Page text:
Thursday, September 17, 2020

#2,517. The Villainess (2017)




The opening sequence of director Byung-gil Jung’s The Villainess is a straight-up adrenaline rush; the lead character, Sook Hee (Ok-bin Kim), is hopping mad, and has taken the fight to an entire building full of baddies (the opening moments are shot from her perspective, as if we were watching one of those first-person videogames). From hallway to hallway, and room to room, she battles guards, scientists, and a few skilled martial artists, leaving a trail of bodies in her wake. It’s one crazy skirmish after another, and even when the point-of-view shifts from first to third person, this opening never loses an ounce of energy. 

Once the battle is over, Sook Hee, who was trained from an early age by the underworld to be a world-class fighter, is taken into police custody. But instead of throwing her in jail, the authorities turn Sook Hee over to the National Intelligence Service, which immediately “recruits” her into their ranks. 

Promised that she would eventually gain her freedom, Sook Hee follows orders well - carrying out one mission after another - until she is given a top-priority assignment. With a new identity, she moves into an apartment complex, and even becomes romantically involved with her neighbor Hyun-Soo (Jun Sung). But as she awaits more details about the mission, Sook Hee begins to realize that not everyone around her can be trusted, and that her past may have caught up with her in a big, big way.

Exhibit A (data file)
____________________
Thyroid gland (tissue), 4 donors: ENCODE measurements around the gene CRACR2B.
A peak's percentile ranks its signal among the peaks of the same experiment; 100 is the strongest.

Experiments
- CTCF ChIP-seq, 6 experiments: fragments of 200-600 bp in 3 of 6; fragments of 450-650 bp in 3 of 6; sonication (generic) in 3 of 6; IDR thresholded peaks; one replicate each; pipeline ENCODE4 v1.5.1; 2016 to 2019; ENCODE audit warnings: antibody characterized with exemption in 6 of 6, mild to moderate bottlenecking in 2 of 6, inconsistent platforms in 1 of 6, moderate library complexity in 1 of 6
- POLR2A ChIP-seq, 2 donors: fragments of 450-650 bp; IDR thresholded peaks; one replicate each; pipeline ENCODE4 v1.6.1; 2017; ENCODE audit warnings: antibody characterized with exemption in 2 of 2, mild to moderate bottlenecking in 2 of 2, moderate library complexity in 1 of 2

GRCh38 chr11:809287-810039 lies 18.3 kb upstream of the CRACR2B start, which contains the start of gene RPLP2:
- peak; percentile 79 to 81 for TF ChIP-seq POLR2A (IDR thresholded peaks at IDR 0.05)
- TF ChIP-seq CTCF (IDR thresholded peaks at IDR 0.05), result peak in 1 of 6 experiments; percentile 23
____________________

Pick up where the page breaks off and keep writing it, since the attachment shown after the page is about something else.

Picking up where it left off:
Ok-bin Kim delivers a strong performance as the film’s lead, handling both the physical aspects of the role (she’s a convincing badass) as well as the emotional (Sook Hee is shy and demure when she first meets Hyun Soo, and is the perfect mother to her young child, who is permitted to stay with her as she carries out her assignment). But what makes The Villainess such an extraordinary motion picture are the action scenes, from the tense-as-hell opening to Sook-Hee’s first mission (a violent swordfight that transforms into a pulse-pounding motorcycle chase through some city streets), all leading to a final 15 minutes that you’ll have to see to believe. 

South Korea has turned out its share of excellent horror films in recent years (Bedevilled, The Wailing, Train to Busan, etc), and with The Villainess they’ve given the world an amazing action flick. Combining aspects of La Femme Nikita with the first Kill Bill and infusing it with a hell of a lot of style, The Villainess is one movie you won’t want to miss. 
Rating: 9.5 out of 10 - Buy it and watch it over and over










1 comment:

Andrew Sydlik said...

Wow, Doc, great to see you still writing reviews, and about a movie I’d never even heard of! I love South Korean films, so after this glowing review, I immediately added it to my watchlist. Thanks for continuing to spread the word about great cinema!